It’s a month later, and my mother and I are making our way across the gleaming linoleum tiles of the gigantic South Park Mall. She presses down hard on the arms of her walker, feet shuffling, inching forward. I match my steps to hers. It’s like walking with rubber bands looped around both ankles. I’m taking tiny, half-steps, mincing along, my body curved in her direction like a drooping plant. I have to bend over so she can hear my words. She’s planning to buy a new bed. It must have a firm mattress, she says, and a headboard of cherry wood.
Every thirty yards or so, at the transepts where the mall’s corridors connect, couches and chairs cluster around square fountains and potted ficus trees. They are oases in the desert of marbleized linoleum. Whenever we hit a couch, my mother and I sit down. The fountain water arcs upward, splashes into the basin, then rises again. Circular lights shine up through the water, magnified on the surface. I think of the days when my son Joe was a baby. I spent hours with a friend, also a new mother, in a timeless haze. We pushed baby carriages around the mall in winter, stopping sometimes for an Orange Julius or a milkshake, buying Pampers and baby clothes.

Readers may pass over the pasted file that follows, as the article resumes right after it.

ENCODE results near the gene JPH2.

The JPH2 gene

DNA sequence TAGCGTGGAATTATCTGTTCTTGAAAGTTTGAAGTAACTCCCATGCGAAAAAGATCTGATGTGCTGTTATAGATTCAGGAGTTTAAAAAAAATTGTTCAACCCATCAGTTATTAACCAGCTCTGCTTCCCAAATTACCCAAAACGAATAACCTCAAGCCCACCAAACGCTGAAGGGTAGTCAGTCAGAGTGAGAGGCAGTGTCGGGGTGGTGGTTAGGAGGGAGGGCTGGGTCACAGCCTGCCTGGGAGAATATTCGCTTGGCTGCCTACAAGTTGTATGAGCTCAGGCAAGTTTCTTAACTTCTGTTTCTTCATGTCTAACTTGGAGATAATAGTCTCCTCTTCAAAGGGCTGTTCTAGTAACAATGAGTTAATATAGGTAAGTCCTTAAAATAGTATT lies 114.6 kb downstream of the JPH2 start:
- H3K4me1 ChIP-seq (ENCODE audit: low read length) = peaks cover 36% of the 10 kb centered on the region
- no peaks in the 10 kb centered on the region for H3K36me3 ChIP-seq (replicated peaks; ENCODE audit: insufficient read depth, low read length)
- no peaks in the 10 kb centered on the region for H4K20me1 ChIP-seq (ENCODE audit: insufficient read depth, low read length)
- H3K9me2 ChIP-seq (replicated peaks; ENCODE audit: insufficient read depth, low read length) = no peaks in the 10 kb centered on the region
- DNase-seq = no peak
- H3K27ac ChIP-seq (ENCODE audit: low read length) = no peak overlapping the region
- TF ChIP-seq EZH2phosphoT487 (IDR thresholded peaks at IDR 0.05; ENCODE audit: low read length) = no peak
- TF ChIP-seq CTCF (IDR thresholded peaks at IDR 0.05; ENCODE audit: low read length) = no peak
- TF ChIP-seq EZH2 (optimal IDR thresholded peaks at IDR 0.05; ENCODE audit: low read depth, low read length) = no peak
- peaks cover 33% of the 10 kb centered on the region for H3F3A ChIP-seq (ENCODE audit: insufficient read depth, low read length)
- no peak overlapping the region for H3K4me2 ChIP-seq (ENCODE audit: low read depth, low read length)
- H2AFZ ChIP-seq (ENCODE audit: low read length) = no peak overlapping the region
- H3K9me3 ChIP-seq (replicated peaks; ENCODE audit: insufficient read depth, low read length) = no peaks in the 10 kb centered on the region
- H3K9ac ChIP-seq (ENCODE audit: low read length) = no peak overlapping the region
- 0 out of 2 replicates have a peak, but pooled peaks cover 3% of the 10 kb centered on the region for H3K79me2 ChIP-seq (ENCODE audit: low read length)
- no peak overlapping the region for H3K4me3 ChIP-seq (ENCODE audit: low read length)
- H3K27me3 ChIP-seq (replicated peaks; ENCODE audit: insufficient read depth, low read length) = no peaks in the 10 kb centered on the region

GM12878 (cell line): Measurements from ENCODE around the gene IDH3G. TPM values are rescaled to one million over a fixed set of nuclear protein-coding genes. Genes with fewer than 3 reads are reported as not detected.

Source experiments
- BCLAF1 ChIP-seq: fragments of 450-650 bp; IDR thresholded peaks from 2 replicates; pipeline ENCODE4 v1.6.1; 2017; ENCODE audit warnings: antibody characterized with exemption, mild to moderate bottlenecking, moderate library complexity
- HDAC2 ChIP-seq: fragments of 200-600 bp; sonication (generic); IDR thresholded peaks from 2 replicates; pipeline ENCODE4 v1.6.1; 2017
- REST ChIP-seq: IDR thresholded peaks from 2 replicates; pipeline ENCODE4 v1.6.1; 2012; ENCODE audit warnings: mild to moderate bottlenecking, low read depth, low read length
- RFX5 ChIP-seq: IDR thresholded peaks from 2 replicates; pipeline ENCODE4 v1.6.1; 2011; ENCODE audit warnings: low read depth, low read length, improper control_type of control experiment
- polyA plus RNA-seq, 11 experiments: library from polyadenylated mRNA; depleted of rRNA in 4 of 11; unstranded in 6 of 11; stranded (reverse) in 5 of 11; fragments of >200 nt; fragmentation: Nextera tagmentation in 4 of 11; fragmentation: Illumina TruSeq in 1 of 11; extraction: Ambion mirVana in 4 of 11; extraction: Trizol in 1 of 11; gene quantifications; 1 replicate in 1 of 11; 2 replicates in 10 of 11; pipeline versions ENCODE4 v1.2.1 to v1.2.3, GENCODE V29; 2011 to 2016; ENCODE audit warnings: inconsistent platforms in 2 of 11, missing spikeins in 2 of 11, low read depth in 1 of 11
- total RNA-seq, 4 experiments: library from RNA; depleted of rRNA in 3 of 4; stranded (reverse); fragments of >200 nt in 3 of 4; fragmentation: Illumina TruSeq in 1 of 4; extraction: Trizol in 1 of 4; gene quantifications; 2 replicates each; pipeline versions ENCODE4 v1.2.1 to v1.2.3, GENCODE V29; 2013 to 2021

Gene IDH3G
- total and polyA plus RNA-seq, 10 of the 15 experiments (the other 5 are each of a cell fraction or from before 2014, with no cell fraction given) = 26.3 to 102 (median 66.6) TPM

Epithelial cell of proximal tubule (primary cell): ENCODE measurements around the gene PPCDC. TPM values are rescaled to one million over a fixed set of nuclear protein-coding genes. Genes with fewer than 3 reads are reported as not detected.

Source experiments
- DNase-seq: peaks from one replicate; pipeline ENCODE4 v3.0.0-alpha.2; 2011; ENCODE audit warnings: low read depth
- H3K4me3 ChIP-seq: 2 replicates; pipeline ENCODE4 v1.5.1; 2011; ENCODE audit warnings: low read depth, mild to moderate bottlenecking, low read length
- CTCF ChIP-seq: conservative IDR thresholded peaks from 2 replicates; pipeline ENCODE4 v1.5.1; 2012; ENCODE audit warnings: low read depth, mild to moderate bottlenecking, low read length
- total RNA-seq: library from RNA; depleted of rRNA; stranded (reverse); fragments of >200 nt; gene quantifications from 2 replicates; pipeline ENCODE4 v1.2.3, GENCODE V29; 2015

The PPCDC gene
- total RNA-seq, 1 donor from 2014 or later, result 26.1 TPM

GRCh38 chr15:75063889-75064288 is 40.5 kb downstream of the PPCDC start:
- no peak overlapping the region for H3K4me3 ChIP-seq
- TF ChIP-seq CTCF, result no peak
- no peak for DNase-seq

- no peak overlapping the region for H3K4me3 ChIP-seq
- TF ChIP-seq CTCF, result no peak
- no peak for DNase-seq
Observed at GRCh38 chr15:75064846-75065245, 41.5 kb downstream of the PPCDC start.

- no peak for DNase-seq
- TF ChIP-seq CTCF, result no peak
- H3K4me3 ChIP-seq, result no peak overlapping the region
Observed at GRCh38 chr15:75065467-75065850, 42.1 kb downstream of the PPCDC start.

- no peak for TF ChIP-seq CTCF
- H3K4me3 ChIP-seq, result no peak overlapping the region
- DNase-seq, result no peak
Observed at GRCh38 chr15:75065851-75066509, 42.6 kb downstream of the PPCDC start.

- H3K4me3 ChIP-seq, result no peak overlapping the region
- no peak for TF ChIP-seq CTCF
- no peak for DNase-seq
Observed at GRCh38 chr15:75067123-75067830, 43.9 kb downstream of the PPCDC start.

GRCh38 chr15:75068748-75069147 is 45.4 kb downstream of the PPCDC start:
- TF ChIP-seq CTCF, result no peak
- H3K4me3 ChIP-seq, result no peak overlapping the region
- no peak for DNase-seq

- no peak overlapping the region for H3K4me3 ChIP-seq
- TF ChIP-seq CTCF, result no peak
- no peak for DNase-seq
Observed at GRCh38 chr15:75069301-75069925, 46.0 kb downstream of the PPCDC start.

In the months after Joe was born, clocks no longer mattered. I could spend a whole day moving between two rooms, the kitchen and the living room, the baby tucked into the crook of my arm. Vegetable soup bubbled on the stove. Black and white movies cycled through their repetitive plots on the television. Sometimes I lay on the couch with Joe on my stomach, reading. Sometimes I cantered around the room, lifting him into the air to hear him crow with joy. Sometimes I slept away a whole afternoon. And yet, I felt physically alive in a new way. When Joe’s tiny, curled fingers touched my cheek, I felt the silky slide of skin on skin. I was alive to the minute, thunderous, and varied sounds of Joe: snuffling, burping, belching, cooing, crooning shrieking.
Now, sitting by the mall fountain, my mother splays and stretches her fingers, as if she’s stroking the air. She is relieving the pressure on her swollen, arthritic knuckles. Watching her, I feel peace and sadness. I’ve taken a leave of absence from work to get her settled in my house. We have all day to search for the perfect bed, all day to wander from Bed, Bath and Beyondto Sharp’s Furnitureto the Container Store, all evenly spaced throughout the mall. We are not on the clock. We are living on human time, the time it takes one human being to put one foot in front of the other and cross so many yards of floor. Like our ancient ancestors, we are hunters and gatherers, even if we’re only hunting a bed and gathering up storage boxes and good bargains